Think back to January and all the PlayStation 4 titles you looked forward to playing. Everyone knew the PlayStation 5 was on the horizon, but there’d still be one more year of pure PS4 action without pondering if you should wait to buy a game on current gen or next gen. Turns out this pandemic had other plans as release dates played musical chairs, with The Last of Us Part II likely to be the PS4’s last big game.
That isn’t to say there won’t be other big-name title released on the PS4 in the future, but this is likely to be the last big exclusive on the console. With titles being delayed left, right and centre and shifted to future dates—and the PS5’s holiday release remains on course—there isn’t much room in the release schedule for another huge exclusive in the same league as Naughty Dog’s brainchild.
It isn’t a bad thing, though, especially since The Last of Us is remembered as one of the last big titles on the PlayStation 3. So, there’s a symmetry here as the cycle has come full circle. It’s rather poetic as well when you consider the nature of the franchise. There’s a sense of closure and finality to it, which is the way many console owners are feeling as they prepare for the arrival of the next-gen juggernaut.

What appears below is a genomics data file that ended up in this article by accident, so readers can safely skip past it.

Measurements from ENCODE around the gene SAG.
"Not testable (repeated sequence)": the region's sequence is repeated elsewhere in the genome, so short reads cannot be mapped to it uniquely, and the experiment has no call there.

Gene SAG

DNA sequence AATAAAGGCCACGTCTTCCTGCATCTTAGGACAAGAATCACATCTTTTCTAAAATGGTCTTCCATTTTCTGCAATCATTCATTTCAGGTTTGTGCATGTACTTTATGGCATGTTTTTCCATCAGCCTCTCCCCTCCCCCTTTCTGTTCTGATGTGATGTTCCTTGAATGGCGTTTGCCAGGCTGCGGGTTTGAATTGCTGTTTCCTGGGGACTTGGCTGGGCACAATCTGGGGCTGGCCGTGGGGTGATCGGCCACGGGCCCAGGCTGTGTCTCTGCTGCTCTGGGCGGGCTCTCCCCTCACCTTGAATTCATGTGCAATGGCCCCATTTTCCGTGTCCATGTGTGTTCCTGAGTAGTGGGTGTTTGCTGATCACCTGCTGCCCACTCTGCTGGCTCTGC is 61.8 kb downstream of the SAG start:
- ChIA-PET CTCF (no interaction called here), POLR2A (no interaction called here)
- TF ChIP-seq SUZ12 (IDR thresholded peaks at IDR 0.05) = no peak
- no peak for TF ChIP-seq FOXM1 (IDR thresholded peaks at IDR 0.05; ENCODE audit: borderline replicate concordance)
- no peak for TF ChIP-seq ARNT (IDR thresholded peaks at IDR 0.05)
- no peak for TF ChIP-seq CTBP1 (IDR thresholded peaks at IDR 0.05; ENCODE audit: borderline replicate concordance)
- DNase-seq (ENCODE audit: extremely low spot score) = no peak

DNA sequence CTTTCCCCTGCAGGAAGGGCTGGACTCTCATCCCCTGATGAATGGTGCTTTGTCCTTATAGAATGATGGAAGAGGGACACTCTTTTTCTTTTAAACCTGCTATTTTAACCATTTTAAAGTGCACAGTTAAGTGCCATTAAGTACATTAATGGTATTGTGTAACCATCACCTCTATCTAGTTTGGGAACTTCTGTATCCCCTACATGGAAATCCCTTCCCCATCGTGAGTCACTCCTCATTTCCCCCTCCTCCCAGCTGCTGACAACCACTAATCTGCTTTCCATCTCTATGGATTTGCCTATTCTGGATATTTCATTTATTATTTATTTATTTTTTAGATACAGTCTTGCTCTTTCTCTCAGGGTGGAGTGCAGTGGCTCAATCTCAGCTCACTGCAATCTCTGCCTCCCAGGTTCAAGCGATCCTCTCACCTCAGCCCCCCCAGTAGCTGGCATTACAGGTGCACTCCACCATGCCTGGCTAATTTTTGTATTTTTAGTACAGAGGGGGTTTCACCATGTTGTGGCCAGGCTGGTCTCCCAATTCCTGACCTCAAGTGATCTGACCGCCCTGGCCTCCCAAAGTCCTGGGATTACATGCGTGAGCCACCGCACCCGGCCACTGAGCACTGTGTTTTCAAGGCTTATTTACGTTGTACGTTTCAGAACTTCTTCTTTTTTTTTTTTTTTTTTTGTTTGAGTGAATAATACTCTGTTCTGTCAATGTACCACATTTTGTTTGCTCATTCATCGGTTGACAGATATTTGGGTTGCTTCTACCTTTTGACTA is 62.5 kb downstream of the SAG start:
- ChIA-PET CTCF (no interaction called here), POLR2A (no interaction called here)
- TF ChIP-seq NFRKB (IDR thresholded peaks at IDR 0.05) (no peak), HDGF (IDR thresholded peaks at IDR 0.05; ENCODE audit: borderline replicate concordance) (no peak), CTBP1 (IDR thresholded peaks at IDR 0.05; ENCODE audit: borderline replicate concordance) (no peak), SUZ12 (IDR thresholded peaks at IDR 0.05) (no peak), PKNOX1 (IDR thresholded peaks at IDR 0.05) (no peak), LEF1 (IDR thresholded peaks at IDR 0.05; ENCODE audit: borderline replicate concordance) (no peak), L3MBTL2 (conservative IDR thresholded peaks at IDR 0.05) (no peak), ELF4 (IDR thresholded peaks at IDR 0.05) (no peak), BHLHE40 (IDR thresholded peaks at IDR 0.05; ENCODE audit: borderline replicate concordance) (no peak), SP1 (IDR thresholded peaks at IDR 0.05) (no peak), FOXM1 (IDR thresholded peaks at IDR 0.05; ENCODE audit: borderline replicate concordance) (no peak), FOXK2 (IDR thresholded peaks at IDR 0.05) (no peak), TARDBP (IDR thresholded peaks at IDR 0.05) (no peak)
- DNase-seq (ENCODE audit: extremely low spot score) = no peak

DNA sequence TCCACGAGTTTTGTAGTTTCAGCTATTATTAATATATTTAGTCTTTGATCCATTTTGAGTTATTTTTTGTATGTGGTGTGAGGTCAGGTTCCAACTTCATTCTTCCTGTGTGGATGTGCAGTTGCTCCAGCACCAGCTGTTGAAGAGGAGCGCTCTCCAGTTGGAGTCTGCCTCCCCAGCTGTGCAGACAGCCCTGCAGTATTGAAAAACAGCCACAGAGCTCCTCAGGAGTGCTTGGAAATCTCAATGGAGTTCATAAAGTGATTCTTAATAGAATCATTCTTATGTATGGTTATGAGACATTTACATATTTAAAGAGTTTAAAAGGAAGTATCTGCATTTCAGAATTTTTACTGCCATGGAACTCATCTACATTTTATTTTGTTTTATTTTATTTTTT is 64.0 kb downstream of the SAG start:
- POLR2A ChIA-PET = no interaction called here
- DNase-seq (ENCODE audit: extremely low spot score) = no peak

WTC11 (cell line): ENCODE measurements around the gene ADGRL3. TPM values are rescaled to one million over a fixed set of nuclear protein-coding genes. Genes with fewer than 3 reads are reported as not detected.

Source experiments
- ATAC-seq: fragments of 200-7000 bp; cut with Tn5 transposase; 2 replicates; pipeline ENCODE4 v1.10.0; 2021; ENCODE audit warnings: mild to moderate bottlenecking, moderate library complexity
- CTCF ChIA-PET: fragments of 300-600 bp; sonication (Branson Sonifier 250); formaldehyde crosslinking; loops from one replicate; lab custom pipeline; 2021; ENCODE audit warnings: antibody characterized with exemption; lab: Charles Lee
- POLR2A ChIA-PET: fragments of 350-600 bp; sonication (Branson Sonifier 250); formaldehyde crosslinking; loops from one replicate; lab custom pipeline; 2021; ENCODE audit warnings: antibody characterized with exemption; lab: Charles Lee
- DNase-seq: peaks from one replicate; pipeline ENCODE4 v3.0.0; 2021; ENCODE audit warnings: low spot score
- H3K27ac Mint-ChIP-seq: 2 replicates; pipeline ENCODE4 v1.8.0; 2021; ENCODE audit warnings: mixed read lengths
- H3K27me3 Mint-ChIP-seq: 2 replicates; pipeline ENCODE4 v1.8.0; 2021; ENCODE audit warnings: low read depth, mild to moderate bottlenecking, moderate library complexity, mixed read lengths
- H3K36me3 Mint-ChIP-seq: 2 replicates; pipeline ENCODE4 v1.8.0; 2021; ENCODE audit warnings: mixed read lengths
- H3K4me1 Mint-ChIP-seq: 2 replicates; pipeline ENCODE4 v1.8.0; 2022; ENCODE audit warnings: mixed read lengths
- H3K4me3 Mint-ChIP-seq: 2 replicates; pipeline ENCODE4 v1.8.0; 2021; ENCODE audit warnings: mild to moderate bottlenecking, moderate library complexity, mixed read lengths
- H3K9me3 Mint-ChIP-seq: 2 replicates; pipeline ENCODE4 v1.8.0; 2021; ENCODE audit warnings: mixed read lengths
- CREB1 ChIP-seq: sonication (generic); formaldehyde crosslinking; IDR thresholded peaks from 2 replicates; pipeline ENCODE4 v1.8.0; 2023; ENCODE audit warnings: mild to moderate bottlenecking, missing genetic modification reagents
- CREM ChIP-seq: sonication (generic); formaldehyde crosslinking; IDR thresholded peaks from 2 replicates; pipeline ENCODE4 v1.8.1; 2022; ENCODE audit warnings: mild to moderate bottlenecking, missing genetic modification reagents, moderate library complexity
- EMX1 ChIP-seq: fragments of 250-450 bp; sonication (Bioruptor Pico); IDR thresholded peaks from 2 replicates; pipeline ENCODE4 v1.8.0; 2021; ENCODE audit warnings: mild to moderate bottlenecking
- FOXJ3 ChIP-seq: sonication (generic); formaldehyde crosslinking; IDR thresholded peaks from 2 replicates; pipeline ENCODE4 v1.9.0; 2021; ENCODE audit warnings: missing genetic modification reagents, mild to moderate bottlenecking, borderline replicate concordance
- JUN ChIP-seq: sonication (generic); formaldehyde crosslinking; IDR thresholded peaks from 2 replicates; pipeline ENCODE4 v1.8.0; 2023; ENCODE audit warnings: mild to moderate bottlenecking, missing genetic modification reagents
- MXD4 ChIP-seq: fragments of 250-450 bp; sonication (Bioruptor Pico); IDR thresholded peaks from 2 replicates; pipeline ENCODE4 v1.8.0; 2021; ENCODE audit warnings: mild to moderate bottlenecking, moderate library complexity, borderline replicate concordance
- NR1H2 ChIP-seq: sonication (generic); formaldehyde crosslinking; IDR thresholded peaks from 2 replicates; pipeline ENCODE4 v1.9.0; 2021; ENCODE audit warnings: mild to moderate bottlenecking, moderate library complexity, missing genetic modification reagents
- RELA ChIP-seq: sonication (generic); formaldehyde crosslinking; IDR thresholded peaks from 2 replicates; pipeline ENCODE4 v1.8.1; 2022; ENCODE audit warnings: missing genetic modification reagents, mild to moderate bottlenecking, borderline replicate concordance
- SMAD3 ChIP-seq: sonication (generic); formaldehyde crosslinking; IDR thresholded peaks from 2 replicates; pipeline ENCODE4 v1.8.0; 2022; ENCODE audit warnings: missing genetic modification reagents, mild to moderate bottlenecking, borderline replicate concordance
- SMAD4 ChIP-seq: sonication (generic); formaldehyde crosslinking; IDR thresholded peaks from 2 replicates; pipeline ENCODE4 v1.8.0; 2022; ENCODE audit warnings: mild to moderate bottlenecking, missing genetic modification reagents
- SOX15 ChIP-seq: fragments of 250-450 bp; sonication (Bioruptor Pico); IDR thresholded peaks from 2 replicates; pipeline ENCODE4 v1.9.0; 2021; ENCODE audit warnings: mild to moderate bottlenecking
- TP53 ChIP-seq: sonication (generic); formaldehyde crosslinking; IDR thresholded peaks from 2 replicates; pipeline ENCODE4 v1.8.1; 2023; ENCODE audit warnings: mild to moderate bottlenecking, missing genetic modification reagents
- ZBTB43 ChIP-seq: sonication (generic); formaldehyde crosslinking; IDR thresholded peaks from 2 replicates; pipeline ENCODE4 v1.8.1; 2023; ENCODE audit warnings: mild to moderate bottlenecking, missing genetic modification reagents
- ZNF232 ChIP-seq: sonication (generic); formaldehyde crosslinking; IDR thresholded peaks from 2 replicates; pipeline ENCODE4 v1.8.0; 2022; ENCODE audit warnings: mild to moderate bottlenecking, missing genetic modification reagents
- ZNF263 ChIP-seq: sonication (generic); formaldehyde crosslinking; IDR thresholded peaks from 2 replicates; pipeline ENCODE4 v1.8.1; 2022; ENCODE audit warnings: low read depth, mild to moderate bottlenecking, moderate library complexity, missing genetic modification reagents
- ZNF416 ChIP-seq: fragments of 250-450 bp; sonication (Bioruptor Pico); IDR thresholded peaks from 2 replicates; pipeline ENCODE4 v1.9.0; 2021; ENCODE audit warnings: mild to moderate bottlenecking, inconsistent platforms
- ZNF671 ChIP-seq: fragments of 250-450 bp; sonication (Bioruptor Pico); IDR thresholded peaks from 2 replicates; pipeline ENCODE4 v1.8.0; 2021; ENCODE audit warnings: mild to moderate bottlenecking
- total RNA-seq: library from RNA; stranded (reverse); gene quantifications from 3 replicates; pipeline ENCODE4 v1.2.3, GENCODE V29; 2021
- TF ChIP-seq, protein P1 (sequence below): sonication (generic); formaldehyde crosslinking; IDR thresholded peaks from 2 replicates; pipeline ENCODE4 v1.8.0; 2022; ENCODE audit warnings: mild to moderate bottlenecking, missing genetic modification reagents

More importantly, The Last of Us Part II pushes all the right boundaries, setting a new standard and expectation for PS5. From the jaw-dropping and next-level visuals to the immersive gameplay and inclusive storyline, it stands as a beacon of what’s possible in the forthcoming era of gaming. Judging early PS4 titles and this one, the growth, development and maturity of the medium can’t be overlooked. Gaming has evolved in leaps and bounds, as we stand on the precipice of something even more extraordinary than we ever imagined.
Everyone has known how powerful the medium of video games can be, but Naughty Dog has demonstrated that ordinary characters can tell the most powerful stories. Not everything needs to be superpowered, from a different world, or OP; it’s possible to find the remarkable in everyday people you can relate to.
If The Last of Us Part II ends up being the PlayStation 4’s swansong, it ends on a note that’s a polar opposite of the game’s sombre tone. It leaves us with a sense of optimism for the future and excitement for the potential game-changing storytelling. If this is the next evolution of gaming, we’re in good hands here.